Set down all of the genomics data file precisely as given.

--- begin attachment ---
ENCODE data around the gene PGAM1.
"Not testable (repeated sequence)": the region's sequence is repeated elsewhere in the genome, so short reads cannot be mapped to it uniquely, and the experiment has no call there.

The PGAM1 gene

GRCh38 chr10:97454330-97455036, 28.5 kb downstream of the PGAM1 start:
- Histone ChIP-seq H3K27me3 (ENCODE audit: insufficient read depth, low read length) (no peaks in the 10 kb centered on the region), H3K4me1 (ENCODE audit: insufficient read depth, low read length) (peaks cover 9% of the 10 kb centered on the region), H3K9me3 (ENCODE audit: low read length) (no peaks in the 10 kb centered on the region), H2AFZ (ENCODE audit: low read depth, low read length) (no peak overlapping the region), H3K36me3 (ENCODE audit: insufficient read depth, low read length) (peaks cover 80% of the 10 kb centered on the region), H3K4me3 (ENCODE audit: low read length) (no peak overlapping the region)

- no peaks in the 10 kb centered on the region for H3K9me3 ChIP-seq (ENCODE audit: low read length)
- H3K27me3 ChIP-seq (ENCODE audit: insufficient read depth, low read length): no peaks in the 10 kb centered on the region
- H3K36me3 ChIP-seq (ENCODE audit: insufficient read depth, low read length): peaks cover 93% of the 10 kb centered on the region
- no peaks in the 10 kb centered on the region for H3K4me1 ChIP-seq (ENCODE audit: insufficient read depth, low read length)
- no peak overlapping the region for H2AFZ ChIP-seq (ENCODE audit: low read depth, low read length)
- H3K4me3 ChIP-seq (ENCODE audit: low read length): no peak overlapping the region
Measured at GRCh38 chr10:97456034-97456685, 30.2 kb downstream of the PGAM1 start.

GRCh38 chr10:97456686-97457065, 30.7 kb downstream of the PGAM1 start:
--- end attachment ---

ENCODE data around the gene PGAM1.
"Not testable (repeated sequence)": the region's sequence is repeated elsewhere in the genome, so short reads cannot be mapped to it uniquely, and the experiment has no call there.

The PGAM1 gene

GRCh38 chr10:97454330-97455036, 28.5 kb downstream of the PGAM1 start:
- Histone ChIP-seq H3K27me3 (ENCODE audit: insufficient read depth, low read length) (no peaks in the 10 kb centered on the region), H3K4me1 (ENCODE audit: insufficient read depth, low read length) (peaks cover 9% of the 10 kb centered on the region), H3K9me3 (ENCODE audit: low read length) (no peaks in the 10 kb centered on the region), H2AFZ (ENCODE audit: low read depth, low read length) (no peak overlapping the region), H3K36me3 (ENCODE audit: insufficient read depth, low read length) (peaks cover 80% of the 10 kb centered on the region), H3K4me3 (ENCODE audit: low read length) (no peak overlapping the region)

- no peaks in the 10 kb centered on the region for H3K9me3 ChIP-seq (ENCODE audit: low read length)
- H3K27me3 ChIP-seq (ENCODE audit: insufficient read depth, low read length): no peaks in the 10 kb centered on the region
- H3K36me3 ChIP-seq (ENCODE audit: insufficient read depth, low read length): peaks cover 93% of the 10 kb centered on the region
- no peaks in the 10 kb centered on the region for H3K4me1 ChIP-seq (ENCODE audit: insufficient read depth, low read length)
- no peak overlapping the region for H2AFZ ChIP-seq (ENCODE audit: low read depth, low read length)
- H3K4me3 ChIP-seq (ENCODE audit: low read length): no peak overlapping the region
Measured at GRCh38 chr10:97456034-97456685, 30.2 kb downstream of the PGAM1 start.

GRCh38 chr10:97456686-97457065, 30.7 kb downstream of the PGAM1 start: